By John Kanelis
Amarillo, TX (KFDA) - Political acrimony at times can produce constructive reform.
So it has been done, according to Amarillo Mayor Paul Harpole, in describing a recent decision by the Amarillo City Council to write a new code of conduct for its five members.
"There's no doubt that we've entered into a new period of political rancor," Harpole said, alluding to the election this past spring of three new council members and the tension that has flared on occasion between the newest members and the two men -- Harpole and City Councilman Brian Eades -- who were re-elected.
Jarrett Atkinson resigned as city manager after the resignation of City Attorney Marcus Norris and the retirement of Assistant City Manager Vicky Covey. Terry Childers is now serving as interim city manager and, said Harpole, he has noted that "other cities have enacted codes of conduct" for governing council members.
The code of conduct came out of a retreat that City Council members had in which they were able to air their differences and speak "about their concerns," Harpole said.
The conduct policy lays out four essential elements.
It stipulates that council meetings should be conducted with order and decorum and that council members should unite behind a policy once it's enacted; it says council members should treat each other and city staff members with courtesy and respect; council members must refrain from using their positionto obtain special privileges; and council members must not condone illegal or unethical behavior.
"These guidelines will enable us to move ahead in a productive, positive and encouraging way," Harpole predicted. "Look, there are just five of us and we've got to figure out a way to move forward," he added.
Harpole acknowledged that some hard feelings have boiled over since the new council took office after the May election -- and the June runoff to decide who would occupy Place 4 on the City Council.
The provision in the code of conduct calling for unity is meant to address the hard feelings that have surfaced on occasion, Harpole said.
Place 1 Councilman Elisha Demerson, one of the new men elected in May, described the code of conduct as a "baseline for how the council should conduct its business. As with any new group, there is a dynamic that needs to work itself out."
He said that the council had a "bit of a personality that was being manifested" early on. "It got personal," he admitted, "and in order to move forward, we needed a basis of operation."
Demerson agreed with Harpole on the role that Childers played in organizing the council retreat. "The interim city manager saw what we needed and he saw that we needed an opportunity to hammer out a policy and procedure on how we'll operate for the good of the community."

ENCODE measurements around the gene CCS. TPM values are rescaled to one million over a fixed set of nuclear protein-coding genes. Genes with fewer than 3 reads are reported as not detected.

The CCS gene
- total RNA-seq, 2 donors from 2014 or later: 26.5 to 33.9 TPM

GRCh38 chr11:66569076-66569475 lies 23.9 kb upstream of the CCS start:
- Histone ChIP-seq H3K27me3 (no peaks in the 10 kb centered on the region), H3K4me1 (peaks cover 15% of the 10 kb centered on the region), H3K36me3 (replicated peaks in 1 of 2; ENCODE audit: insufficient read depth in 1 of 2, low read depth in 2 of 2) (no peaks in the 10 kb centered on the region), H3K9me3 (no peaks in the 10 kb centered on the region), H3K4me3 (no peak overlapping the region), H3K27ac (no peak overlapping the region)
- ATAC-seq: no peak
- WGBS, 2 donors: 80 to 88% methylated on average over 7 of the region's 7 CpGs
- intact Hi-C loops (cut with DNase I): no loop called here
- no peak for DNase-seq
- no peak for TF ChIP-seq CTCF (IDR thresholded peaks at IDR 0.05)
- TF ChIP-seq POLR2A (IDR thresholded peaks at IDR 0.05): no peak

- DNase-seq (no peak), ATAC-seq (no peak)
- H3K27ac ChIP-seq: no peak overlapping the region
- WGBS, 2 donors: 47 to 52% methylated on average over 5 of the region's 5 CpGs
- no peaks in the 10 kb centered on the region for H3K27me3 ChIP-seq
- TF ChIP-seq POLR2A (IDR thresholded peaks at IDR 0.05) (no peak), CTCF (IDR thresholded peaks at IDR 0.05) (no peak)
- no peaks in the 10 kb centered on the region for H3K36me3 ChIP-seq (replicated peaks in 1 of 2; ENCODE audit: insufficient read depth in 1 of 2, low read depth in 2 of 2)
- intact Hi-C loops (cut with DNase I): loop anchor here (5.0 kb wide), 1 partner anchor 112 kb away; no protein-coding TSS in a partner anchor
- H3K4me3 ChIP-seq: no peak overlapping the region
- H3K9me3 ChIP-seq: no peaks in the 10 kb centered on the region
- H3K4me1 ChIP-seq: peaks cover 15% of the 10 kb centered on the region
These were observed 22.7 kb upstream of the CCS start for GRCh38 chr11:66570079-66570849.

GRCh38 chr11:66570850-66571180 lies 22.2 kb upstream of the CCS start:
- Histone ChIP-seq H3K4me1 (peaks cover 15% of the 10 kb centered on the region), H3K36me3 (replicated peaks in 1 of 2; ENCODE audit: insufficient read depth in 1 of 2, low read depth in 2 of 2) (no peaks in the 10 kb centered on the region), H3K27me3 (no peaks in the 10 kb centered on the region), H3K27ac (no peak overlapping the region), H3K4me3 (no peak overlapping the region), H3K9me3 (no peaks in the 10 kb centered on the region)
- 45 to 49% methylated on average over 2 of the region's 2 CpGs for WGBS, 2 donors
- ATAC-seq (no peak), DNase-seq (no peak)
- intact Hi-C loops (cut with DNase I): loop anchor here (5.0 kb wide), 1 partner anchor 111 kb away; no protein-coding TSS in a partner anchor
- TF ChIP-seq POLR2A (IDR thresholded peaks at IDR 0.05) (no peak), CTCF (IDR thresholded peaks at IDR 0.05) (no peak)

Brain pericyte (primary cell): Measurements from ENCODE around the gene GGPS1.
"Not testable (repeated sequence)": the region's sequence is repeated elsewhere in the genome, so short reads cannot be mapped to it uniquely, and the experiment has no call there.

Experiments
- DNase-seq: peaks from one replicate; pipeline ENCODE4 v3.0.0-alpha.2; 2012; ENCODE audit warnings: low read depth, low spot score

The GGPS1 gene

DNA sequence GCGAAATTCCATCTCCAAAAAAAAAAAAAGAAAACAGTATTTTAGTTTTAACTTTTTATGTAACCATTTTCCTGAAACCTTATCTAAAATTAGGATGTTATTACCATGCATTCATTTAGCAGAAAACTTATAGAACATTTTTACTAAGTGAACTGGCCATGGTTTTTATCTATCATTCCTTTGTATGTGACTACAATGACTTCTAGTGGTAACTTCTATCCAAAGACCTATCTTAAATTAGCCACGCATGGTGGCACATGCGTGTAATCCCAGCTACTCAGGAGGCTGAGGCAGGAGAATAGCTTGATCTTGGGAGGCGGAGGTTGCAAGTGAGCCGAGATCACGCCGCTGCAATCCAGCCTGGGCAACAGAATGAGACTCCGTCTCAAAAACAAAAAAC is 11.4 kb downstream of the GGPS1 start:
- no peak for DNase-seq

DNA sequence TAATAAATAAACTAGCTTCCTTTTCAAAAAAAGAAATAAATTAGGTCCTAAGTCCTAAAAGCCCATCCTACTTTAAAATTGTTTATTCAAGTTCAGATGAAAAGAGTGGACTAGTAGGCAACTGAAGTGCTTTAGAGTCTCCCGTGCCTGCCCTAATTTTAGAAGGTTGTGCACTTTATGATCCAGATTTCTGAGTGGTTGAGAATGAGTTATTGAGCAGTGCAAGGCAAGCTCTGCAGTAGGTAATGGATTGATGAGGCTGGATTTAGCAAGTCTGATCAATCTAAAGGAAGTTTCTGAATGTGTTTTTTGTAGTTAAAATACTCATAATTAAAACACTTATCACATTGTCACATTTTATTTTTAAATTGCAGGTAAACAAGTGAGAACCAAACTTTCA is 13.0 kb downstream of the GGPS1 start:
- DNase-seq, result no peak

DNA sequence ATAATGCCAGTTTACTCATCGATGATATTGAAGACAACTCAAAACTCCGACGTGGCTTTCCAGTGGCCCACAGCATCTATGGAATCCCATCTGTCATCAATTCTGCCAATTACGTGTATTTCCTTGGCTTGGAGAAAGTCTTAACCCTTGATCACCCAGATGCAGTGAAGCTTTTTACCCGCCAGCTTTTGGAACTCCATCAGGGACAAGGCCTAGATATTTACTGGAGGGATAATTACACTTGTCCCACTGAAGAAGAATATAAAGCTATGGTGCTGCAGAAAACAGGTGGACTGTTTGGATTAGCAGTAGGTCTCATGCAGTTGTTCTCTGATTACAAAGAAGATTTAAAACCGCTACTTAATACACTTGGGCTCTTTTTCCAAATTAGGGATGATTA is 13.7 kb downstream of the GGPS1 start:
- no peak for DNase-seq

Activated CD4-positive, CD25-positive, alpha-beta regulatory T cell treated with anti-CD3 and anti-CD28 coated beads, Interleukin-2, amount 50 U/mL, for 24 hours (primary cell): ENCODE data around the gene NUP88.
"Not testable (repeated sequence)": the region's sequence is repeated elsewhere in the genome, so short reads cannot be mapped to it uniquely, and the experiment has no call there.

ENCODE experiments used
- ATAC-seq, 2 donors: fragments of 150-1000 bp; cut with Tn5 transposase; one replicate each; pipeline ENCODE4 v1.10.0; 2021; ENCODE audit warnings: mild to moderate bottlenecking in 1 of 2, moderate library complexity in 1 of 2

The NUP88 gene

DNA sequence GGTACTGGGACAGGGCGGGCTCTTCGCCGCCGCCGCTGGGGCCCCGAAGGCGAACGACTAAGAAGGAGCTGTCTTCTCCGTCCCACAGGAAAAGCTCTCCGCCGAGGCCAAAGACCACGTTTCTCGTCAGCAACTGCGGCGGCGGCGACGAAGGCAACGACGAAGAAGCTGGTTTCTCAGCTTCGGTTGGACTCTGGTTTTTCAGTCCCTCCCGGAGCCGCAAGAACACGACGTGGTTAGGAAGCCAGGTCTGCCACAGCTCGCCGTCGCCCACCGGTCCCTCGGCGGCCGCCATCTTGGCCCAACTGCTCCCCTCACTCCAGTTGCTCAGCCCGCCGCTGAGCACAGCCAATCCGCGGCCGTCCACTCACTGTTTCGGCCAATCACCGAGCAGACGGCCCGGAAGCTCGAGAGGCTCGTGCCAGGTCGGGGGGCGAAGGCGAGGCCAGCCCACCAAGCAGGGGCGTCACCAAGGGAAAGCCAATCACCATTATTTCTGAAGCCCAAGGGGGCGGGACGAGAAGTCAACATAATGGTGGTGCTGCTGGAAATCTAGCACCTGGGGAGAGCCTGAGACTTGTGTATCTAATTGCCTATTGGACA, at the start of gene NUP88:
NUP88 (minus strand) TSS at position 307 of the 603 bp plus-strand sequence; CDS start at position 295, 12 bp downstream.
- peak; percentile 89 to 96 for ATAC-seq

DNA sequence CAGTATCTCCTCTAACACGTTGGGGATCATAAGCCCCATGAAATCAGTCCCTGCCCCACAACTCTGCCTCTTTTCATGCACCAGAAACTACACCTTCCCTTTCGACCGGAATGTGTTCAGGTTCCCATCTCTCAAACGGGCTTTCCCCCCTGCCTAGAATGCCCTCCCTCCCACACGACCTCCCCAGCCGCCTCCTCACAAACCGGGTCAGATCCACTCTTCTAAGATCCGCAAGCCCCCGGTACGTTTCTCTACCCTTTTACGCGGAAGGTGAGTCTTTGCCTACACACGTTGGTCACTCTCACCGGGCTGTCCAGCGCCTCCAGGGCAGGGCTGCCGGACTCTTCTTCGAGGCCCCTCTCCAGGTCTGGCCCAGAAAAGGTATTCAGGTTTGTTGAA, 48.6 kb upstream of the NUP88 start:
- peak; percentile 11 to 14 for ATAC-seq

"There are difficult topics to discuss," Harpole said, "so instead of getting into a shouting match, we need to have respect for whoever is sitting in the middle chair." Harpole referred to whomever is mayor -- or who is acting as mayor whenever the mayor is absent.
"We've all agreed as a body that we support the direction the city is going," Harpole said.
What if a council member strays from that policy and challenges openly a decision that the council has made? Harpole didn't argue for any type of formal punishment, but said, "My hope would be that the individual would go to the city manager and talk about it in a civil manner."
Harpole said the Texas Open Meetings Law restricts how he and his council colleagues can communicate with each other. "I cannot talk to two council members at the same," he said, "because then I'd be violating the open meetings law," noting that three members talking among themselves constitute a majority of the governing council. "We only can do that in open meeting," he said.
This is where the city manager fills an important role, Harpole said. "The city manager can become an emissary to pull us together," according to the mayor, adding that Childers is an experienced public administrator who is fully capable of performing that role.
"It's good to codify the relationship that the council has with itself and with city staff," said Place 4 Councilman Mark Nair, another of the new council members. "In the past, I think the city had trouble defining those relationships," he said. "This is like any business, really," he said. "We need a professional way of operating an organization."
Another key provision in the conduct policy deals with council members interfering with administrators' duties.
"It's common when you have exuberant new people who want to get in there and get totally involved," Harpole said. Such enthusiasm, he said, "undermines the city manager's authority."
Harpole added that Atkinson resigned partly because of what he perceived as meddling by some members of the City Council into administrative matters.
The new policy stipulates that council members "cannot talk to city employees without the knowledge and approval of the city manager.
"When you have 2,300 employees working for the city," he said, "you can't believe the ripple effect that's caused when those employees don't know who's in charge.
"I guess we're asking everyone," he said, "to toe the line."
Nair said he is "happy with where we are going as a city. We're going to have fights, but we're going to keep moving forward."
By John Kanelis